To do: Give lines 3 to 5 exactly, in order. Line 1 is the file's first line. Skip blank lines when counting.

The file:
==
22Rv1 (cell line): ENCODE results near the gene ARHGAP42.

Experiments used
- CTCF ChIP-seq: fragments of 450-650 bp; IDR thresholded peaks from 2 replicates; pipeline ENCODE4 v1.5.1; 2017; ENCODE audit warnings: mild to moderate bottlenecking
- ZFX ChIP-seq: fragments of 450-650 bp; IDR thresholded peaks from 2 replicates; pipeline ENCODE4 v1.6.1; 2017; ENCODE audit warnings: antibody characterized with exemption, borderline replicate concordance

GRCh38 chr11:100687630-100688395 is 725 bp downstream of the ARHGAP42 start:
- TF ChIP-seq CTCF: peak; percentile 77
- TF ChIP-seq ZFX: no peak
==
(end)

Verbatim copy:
- CTCF ChIP-seq: fragments of 450-650 bp; IDR thresholded peaks from 2 replicates; pipeline ENCODE4 v1.5.1; 2017; ENCODE audit warnings: mild to moderate bottlenecking
- ZFX ChIP-seq: fragments of 450-650 bp; IDR thresholded peaks from 2 replicates; pipeline ENCODE4 v1.6.1; 2017; ENCODE audit warnings: antibody characterized with exemption, borderline replicate concordance

GRCh38 chr11:100687630-100688395 is 725 bp downstream of the ARHGAP42 start: